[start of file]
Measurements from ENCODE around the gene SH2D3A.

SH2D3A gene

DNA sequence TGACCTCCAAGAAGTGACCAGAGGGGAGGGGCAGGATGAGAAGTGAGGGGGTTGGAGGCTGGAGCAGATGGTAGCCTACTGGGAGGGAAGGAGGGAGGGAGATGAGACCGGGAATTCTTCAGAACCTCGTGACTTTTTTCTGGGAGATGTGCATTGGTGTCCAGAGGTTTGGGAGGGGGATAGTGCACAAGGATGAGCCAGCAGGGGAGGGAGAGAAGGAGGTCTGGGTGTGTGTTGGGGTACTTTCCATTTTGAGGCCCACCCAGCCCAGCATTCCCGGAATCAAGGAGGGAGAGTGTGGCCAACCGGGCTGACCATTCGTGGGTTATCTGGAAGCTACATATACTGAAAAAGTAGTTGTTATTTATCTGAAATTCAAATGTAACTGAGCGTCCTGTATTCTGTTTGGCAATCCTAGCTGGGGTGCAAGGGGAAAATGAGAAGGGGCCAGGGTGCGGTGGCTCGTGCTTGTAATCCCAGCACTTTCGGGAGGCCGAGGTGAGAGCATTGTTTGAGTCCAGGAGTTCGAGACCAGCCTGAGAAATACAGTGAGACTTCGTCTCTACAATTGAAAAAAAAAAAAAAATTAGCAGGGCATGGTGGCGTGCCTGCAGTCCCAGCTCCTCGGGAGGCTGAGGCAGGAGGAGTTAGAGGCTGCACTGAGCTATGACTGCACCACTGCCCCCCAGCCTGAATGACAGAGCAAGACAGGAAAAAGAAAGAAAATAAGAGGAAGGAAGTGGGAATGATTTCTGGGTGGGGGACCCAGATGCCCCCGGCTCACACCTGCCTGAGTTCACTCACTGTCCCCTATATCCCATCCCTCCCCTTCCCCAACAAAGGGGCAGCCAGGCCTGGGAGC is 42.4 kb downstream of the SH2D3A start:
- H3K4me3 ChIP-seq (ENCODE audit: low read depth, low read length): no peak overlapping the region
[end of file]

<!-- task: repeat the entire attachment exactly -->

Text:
Measurements from ENCODE around the gene SH2D3A.

SH2D3A gene

DNA sequence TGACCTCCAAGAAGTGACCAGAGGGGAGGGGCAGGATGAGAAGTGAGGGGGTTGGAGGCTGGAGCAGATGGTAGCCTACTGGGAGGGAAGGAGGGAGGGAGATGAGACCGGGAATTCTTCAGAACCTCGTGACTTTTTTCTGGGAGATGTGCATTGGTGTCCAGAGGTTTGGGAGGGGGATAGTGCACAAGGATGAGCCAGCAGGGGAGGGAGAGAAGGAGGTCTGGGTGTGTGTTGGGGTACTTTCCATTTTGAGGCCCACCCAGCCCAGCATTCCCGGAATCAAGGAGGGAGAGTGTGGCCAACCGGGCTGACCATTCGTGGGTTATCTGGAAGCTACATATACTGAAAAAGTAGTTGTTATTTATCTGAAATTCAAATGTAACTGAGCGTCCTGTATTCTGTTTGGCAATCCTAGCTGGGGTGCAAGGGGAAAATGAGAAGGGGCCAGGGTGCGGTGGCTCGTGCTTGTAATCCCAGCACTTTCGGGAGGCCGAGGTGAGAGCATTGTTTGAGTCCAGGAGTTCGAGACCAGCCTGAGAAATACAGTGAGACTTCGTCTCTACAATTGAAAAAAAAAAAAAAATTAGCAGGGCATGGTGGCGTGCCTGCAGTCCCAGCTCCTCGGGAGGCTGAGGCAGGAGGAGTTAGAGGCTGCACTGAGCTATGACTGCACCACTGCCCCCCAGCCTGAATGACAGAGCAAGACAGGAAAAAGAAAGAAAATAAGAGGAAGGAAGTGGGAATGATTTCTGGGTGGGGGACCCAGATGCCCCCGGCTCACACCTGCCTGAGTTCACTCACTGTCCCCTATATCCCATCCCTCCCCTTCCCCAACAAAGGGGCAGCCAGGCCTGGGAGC is 42.4 kb downstream of the SH2D3A start:
- H3K4me3 ChIP-seq (ENCODE audit: low read depth, low read length): no peak overlapping the region